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'Richardson Plays the Perfect Patsy'

By Rick Overall, Ottawa Sun, December 22, 1996

Miranda Richardson is quite the chameleon. The British actor has deftly fashioned herself a spectacularly caustic personality for The Evening Star's Patsy Carpenter by blending equal parts Absolutely Fabulous and Dallas.

The fabulously wealthy and totally conniving widow Patsy truly exudes her Ab Fab namesake in many ways. She has that troublesome fashion sense, a far-reaching bent for alcohol abuse and a catty swagger that says: "Here comes trouble!". And Richardson ties it all together with a southern drawl.

"I went shopping in Houston," she recalls. "And that was a crash course in Texas-speak."

The Evening Star is a bit of a stutter-step in Richardson's career. It's decidedly more mainstream than her Oscar-nominated roles in Louis Malle's Damage and Tom & Viv, or the edgy Crying Game and then Robert Altman's Kansas City.

Needless to say, it's the first time in a long while we've seen her grab the comedy bit between her teeth with the kind of verve she displayed as Elizabeth I in British TV's Black Adder.

It was an interesting evolution for Richardson, she went all the way, especially with the fashion.  Patsy's look features a preponderance of gold -- stopping just shy of Ivana Trump.

"We went through a lot of different ideas for the look. But I'll tell you, when it came to the clothes some of the things we tried were a lot more extreme than this," Richardson says with a coy grin.

As it turns out, she felt that the film version of Patsy came out rather differently than what people might expect after reading the novel.
"I skim read Evening Star, and found Patsy's character to be a whole lot darker than what we've now got."
The animosity between Aurora and Patsy builds and builds throughout the film and eventually erupts in a hilarious, knock-down, drag-'em-out cat fight.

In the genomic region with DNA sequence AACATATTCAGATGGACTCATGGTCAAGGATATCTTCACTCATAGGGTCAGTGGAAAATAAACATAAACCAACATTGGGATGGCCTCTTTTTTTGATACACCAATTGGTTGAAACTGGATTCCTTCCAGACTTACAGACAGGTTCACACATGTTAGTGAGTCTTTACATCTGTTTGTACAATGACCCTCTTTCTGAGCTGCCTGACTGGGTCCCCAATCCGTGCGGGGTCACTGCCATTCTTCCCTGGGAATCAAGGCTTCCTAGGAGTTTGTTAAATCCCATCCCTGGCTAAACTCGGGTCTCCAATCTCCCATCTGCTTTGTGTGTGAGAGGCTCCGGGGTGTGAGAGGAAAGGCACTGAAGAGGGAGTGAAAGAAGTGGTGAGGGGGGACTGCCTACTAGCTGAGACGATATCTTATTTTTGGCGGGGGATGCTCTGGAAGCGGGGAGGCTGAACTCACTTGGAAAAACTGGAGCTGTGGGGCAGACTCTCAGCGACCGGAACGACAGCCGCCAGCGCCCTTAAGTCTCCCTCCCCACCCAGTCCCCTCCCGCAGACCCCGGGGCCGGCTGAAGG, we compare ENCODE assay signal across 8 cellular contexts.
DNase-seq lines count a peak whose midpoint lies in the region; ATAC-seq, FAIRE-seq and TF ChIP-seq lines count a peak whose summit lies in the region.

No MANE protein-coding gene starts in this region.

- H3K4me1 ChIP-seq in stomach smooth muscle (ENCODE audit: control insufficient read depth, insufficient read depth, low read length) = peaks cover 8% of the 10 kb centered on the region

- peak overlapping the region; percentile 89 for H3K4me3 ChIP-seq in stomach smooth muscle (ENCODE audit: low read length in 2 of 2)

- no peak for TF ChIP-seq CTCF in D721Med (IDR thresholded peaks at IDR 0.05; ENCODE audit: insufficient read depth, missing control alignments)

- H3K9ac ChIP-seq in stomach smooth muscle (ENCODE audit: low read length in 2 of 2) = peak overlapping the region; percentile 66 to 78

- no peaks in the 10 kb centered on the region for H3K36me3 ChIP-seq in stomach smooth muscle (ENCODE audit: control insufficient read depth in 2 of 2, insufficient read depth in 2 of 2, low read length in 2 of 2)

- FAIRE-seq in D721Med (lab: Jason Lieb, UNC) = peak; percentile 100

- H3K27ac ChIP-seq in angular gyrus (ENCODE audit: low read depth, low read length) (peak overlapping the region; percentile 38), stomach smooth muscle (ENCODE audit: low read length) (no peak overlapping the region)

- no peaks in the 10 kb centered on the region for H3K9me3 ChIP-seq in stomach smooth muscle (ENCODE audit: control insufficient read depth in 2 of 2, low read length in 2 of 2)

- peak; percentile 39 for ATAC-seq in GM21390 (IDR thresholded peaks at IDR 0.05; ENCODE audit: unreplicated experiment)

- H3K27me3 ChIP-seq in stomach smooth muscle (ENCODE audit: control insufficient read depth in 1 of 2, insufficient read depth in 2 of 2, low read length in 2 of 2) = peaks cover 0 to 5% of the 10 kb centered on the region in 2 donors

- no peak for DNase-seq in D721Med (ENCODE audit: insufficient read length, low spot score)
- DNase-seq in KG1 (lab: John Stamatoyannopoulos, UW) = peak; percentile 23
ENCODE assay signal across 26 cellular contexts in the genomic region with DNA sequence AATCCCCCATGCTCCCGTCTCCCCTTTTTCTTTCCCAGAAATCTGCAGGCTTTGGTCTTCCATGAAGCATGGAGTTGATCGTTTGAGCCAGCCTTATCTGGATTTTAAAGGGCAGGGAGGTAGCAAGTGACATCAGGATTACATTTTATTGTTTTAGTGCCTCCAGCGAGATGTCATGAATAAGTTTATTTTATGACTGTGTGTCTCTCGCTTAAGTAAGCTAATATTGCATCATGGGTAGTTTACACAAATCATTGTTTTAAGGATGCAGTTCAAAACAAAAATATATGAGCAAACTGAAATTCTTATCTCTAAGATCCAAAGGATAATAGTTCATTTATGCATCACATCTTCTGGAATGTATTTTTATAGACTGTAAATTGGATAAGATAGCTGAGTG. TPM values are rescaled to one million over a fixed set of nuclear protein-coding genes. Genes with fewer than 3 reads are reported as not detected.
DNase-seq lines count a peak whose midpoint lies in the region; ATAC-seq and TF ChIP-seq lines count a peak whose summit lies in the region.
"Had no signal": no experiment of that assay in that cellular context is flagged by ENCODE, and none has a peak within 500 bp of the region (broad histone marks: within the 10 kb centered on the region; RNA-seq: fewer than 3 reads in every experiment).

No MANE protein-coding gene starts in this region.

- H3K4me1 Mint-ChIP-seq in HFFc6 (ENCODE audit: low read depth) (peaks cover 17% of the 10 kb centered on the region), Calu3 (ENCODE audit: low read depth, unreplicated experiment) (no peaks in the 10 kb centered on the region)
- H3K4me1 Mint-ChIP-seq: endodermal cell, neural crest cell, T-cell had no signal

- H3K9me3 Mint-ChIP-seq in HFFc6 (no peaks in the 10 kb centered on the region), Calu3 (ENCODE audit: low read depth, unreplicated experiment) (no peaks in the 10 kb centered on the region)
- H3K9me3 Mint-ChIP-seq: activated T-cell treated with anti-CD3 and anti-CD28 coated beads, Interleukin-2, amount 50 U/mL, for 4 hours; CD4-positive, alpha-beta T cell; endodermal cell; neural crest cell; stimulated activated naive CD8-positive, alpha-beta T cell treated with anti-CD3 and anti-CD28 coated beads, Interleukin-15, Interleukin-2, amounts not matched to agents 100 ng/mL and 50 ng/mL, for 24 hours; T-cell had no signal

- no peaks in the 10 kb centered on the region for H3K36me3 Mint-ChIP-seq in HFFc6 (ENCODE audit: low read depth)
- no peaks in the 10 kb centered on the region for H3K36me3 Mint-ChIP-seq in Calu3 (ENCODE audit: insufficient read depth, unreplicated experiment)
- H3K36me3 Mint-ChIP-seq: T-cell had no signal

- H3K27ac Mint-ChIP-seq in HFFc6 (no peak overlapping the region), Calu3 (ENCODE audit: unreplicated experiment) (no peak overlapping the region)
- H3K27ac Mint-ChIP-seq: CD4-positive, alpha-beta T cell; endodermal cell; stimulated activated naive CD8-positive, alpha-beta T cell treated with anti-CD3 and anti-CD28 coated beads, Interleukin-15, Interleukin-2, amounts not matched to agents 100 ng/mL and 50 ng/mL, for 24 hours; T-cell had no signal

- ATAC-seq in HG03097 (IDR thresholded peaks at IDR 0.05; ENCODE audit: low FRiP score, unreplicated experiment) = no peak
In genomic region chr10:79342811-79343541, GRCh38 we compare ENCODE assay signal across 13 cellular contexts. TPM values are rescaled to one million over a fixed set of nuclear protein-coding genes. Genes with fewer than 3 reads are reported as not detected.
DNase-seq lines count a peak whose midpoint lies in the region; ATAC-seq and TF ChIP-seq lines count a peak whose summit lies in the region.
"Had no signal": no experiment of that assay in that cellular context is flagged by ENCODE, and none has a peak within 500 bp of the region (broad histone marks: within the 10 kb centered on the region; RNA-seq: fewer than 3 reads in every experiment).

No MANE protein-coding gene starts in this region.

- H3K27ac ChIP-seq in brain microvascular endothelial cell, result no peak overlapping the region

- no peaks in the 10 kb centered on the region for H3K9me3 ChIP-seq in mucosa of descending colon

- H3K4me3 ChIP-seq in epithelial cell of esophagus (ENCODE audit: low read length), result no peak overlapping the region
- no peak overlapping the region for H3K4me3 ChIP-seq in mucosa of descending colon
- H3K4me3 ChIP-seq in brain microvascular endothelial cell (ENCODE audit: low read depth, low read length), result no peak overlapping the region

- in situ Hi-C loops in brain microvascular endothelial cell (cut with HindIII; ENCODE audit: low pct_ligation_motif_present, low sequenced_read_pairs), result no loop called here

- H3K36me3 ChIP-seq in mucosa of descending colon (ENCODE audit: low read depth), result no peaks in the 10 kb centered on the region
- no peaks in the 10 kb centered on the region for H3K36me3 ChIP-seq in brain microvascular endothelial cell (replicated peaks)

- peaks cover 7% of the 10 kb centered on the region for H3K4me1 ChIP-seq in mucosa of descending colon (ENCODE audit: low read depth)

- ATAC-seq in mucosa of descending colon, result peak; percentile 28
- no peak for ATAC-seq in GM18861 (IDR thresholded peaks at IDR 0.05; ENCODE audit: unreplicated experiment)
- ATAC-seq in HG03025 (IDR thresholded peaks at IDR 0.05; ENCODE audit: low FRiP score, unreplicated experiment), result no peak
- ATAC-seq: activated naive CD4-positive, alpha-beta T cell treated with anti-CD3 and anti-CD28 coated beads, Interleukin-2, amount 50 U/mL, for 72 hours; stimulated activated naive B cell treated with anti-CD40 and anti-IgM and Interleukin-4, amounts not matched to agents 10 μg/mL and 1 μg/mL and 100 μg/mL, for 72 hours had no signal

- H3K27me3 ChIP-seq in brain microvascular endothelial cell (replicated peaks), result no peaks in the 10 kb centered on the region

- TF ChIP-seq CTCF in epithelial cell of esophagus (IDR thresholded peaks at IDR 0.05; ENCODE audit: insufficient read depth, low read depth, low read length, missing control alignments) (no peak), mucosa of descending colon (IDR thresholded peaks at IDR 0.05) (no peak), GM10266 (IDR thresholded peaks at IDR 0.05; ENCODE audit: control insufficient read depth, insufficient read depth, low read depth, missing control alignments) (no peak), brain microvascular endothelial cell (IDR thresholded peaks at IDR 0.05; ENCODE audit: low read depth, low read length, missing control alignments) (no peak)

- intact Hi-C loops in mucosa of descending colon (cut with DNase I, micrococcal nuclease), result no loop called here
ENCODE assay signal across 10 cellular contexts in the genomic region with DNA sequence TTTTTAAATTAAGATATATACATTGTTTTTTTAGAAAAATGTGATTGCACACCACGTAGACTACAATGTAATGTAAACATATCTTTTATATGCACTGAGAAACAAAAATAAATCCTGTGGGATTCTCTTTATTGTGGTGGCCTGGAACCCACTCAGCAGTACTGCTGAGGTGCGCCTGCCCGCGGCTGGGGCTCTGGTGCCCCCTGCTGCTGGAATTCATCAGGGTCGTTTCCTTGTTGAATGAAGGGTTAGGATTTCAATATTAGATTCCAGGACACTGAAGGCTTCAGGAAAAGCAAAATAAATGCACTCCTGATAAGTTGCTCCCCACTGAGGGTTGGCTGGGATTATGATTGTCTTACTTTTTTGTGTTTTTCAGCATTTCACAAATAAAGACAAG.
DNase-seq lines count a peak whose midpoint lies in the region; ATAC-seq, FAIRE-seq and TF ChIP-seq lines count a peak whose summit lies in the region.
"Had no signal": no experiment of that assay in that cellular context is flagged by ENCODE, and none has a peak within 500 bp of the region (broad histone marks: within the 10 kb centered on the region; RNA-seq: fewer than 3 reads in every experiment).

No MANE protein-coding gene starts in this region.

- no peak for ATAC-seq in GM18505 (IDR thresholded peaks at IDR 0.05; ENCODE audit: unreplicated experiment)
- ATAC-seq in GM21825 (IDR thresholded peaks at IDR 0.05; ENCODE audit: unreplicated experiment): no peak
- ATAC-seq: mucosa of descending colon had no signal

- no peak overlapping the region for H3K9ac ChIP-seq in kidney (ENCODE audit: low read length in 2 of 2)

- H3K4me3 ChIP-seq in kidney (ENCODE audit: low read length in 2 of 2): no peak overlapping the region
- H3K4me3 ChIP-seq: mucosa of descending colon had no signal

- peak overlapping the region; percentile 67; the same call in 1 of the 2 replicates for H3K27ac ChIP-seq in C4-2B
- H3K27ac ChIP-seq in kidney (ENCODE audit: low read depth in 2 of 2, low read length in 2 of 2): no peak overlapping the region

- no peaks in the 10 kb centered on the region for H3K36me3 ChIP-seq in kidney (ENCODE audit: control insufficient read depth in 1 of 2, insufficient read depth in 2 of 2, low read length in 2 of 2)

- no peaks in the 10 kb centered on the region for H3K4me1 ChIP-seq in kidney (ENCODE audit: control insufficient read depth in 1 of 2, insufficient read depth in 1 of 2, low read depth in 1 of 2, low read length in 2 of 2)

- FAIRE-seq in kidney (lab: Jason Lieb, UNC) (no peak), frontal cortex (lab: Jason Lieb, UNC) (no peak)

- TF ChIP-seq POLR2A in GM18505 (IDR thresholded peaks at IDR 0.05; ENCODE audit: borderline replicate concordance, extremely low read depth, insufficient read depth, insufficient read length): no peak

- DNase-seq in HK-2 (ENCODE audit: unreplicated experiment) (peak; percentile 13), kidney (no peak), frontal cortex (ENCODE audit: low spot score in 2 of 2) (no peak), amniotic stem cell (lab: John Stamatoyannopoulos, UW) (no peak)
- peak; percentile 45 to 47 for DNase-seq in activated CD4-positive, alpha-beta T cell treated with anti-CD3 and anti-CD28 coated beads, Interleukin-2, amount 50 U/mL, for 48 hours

It looks to have been a very physical scene and Richardson says it wasn't a walk in the park.
"I'll admit that the fight was tough. "It took a lot of work for the both of us and we were both really worried about our blouses.
"That day on the set was certainly a hard day but also a happy day because of what we got."

The Evening Star is a film that exudes a modicum of humor, but it comes in fits and starts that usually involve Richardson.
Patsy's quest to steal Aurora's therapist away from her is part of Patsy's overall mission to disrupt her rival's life.

Her interplay with Twister star Bill Paxton -- who plays therapist Jerry Bruckner is also hilarious -- but she admits we'll miss out on one of the funniest scenes.
"There's a part in the film where I meet up with Jerry for dinner, but it got a little out of hand and ended up like something out of Tom Jones -- where we were feeding each other and all of that. "Unfortunately it got cut."

Richardson has been heralded as one of the bright new female lights in Hollywood and she agrees that, as part of the newest wave of actors, there's certainly hope for the future.

"You know, it's cycling around again. And because of the fact that there are so many new faces out there it feels like there's a breath of fresh air in the business these days."